During the first part of the Trump presidency, talks between the US and the EU regarding a preferential agreement, the Trans-Atlantic Trade and Investment Partnership (TTIP), were put aside and instead bilateral import tariffs between the trade partners increased. It is only very recently that the presidents of both the EU and the US have expressed their desire to aim for zero tariffs and non-tariff measures between the two trading partners (European Commission 2018).1 While these declarations seem to entail a less ambitious agenda than the agreement that was in the make under the Obama presidency,2 it conveys the political will to further liberalise trade between the EU and US.
What are the potential gains from such a mini-TTIP, which now only involves lowering import tariffs and non-tariff measures on goods and services between the US and EU? The bilateral tariffs are already quite low, as shown in Figure 1. In 2014, the unweighted average US ad valorem tariff on EU products was around 2.1% and the average EU ad valorem tariff on US products was 6.4% (Vandenbussche et al. 2018). No tariffs apply to services trade. Therefore, the potential gains from further liberalisation seem to come from non-tariff measures (NTMs), which involve all other trade distortions and are the main obstacle in EU-US trade.3
Figure 1 Current average most-favoured nation tariffs imposed by EU and US
Source: Vandenbussche et al. (2018).
Acemoglu (2012) and Johnson (2014) suggest that any evaluation of trade policy or a free trade agreement such as TTIP or a mini-TTIP should consider global value chains and production networks worldwide rather than bilateral trade flows alone. Building on this idea, in new research we develop a new methodology to evaluate different trade policy shocks such as free trade between the US and the EU (Vandenbussche et al. 2018). We argue that trade between two bilateral trade partners cannot be considered in isolation, but should be considered as part of a global value chain that also involves third countries trade. Take the car sector as an example. When the US steel sector supplies an input to a Mexican tire producer which is subsequently shipped to a German car assembler as an intermediate input, a US tariff on German cars will not just affect German exports to the US but will also affect US exports to Mexico. A full assessment of the effects for the US of bilateral trade liberalisation with the EU thus requires an analysis of global input-output linkages that exist between all sectors including those of third countries. The example shows that a zero US import tariff on EU cars will indirectly also affect US exports to Mexico, driven by the increased German car sector’s demand for Mexican tyres. A traditional bilateral gravity analysis between the US and EU can therefore not suffice for assessing the effects of reduced tariffs between them, since direct trade would be missing many of these indirect production linkages.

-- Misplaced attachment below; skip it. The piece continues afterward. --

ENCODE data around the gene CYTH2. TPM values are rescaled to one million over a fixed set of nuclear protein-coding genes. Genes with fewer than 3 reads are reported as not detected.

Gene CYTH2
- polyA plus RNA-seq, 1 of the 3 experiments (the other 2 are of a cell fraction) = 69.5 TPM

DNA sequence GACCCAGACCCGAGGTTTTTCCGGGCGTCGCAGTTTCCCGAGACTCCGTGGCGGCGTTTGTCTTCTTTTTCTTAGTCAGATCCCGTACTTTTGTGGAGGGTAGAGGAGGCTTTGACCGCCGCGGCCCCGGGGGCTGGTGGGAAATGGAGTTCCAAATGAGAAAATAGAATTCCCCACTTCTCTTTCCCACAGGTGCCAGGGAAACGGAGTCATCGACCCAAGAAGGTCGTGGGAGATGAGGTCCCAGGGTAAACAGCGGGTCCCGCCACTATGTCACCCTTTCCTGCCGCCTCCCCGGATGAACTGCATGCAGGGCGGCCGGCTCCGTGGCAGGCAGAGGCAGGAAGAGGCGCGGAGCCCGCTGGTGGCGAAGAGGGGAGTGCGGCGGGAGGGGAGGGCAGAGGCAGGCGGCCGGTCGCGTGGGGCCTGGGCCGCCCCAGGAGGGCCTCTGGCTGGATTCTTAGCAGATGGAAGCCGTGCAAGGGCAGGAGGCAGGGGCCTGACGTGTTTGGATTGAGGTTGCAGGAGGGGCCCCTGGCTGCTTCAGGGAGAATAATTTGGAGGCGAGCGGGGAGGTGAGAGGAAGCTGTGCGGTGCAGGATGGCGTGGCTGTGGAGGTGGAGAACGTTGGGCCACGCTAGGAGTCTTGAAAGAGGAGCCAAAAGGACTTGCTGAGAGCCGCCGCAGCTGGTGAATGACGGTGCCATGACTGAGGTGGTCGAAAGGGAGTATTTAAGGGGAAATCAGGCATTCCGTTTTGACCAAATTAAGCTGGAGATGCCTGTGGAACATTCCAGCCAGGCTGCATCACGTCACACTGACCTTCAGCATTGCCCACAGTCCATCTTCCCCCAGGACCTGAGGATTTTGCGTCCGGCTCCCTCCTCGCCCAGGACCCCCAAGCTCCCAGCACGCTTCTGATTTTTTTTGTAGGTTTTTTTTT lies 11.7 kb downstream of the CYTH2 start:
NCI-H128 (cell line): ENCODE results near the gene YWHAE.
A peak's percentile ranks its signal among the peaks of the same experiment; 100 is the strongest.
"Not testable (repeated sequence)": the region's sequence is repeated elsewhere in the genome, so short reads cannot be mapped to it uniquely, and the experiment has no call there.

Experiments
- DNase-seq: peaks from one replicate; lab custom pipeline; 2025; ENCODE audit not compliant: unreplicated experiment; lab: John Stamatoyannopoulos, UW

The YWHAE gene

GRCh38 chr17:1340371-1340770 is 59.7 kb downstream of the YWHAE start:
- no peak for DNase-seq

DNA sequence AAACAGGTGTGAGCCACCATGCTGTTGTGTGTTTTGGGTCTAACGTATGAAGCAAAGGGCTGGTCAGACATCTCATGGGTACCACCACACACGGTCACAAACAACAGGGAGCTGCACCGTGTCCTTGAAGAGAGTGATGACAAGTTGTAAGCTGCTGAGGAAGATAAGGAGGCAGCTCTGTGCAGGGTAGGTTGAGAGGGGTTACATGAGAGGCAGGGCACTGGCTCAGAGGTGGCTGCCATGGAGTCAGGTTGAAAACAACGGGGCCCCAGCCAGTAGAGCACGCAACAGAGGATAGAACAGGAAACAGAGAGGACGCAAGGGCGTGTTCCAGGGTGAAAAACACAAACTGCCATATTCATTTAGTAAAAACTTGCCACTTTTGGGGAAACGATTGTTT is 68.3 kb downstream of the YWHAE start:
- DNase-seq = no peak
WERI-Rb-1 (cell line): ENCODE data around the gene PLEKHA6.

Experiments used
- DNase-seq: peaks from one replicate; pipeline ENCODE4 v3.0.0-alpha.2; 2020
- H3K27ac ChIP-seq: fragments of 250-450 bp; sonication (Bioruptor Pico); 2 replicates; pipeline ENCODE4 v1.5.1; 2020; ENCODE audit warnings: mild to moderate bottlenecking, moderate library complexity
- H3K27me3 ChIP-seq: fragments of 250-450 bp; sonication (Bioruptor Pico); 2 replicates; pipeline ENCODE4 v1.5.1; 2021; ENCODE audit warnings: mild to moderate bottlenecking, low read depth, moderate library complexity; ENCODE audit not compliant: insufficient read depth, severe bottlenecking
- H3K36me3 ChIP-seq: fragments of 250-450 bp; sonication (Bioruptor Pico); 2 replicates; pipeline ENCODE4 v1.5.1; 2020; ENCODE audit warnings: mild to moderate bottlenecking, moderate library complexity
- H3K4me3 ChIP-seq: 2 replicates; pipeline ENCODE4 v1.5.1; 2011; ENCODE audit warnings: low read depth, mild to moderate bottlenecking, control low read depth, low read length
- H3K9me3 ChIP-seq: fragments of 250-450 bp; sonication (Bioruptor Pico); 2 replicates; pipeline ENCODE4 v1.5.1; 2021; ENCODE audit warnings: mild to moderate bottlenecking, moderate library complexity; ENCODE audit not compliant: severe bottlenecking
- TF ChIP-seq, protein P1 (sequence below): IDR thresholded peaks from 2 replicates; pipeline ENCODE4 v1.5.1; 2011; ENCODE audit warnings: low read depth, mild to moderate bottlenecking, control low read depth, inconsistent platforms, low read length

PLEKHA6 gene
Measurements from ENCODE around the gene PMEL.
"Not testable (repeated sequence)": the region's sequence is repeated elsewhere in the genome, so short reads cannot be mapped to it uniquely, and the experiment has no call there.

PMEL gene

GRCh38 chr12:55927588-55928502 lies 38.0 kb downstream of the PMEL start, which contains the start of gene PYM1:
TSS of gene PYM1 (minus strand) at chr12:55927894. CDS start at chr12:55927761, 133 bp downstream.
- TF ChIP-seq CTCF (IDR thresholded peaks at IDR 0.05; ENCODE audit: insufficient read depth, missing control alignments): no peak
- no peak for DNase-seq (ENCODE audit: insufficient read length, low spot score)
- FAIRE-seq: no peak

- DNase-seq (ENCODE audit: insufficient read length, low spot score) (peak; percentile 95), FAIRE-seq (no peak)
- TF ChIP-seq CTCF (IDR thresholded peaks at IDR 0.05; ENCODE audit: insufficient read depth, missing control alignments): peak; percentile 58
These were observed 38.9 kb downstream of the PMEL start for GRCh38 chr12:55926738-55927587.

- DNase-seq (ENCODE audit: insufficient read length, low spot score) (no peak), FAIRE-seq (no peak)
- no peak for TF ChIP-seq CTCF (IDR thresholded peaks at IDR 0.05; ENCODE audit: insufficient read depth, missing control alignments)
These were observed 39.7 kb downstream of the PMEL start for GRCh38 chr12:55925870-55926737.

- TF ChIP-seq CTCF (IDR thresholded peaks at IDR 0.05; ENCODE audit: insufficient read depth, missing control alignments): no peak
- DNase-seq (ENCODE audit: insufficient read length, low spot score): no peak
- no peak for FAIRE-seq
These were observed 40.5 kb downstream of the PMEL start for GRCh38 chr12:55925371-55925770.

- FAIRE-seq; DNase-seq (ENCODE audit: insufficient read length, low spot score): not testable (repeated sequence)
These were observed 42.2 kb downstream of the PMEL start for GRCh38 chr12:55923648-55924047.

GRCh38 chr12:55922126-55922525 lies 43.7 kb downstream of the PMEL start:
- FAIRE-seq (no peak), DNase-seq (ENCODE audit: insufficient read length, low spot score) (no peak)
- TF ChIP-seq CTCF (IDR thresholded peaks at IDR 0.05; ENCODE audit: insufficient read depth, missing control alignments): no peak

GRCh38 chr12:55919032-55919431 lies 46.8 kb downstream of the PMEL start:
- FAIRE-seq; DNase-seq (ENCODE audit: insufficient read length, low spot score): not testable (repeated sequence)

Most of the earlier studies on trade policy shocks, and TTIP in particular, rely on simulating a single-sector computable general equilibrium model with perfectly flexible labour markets and full employment. While these studies are very useful in generating long-run estimates at the level of the country, they offer little guidance when it comes to the short-run impact.4 In the short run, economies only slowly move to a new trade equilibrium because it takes time for wages to adjust and for supplier networks to change. Labour markets do not perfectly adjust and unemployment exists. Thus, there appears to be room for a study that documents the short-run impact that the EU and the US are likely to experience on their transition path to a long-run new equilibrium. A short-run impact assessment then allows for estimates on job gains and losses. Below we describe the results of a short-run study on the effects of more free trade between the EU and the US, which corresponds to a mini-TTIP. We document the potential employment effects on both sides of such an event.
A network model of trade
We develop a Dixit-Stiglitz ‘love for variety’ trade model with input-output linkages at sectoral level. This generates a network model of trade in value added5 that incorporates all global sectoral input-output linkages. The approach is a multiple sector one and focuses on the short-run impact of trade liberalisation.
The advantage of using input-output data is that Leontief input-output coefficients are available which trace all the upstream input linkages in order to clearly separate the foreign from the domestic content of sectors. Leontief coefficients are very different from technical coefficients, which are often used in other TTIP studies and only provide the origin of inputs from the first round upstream production phase.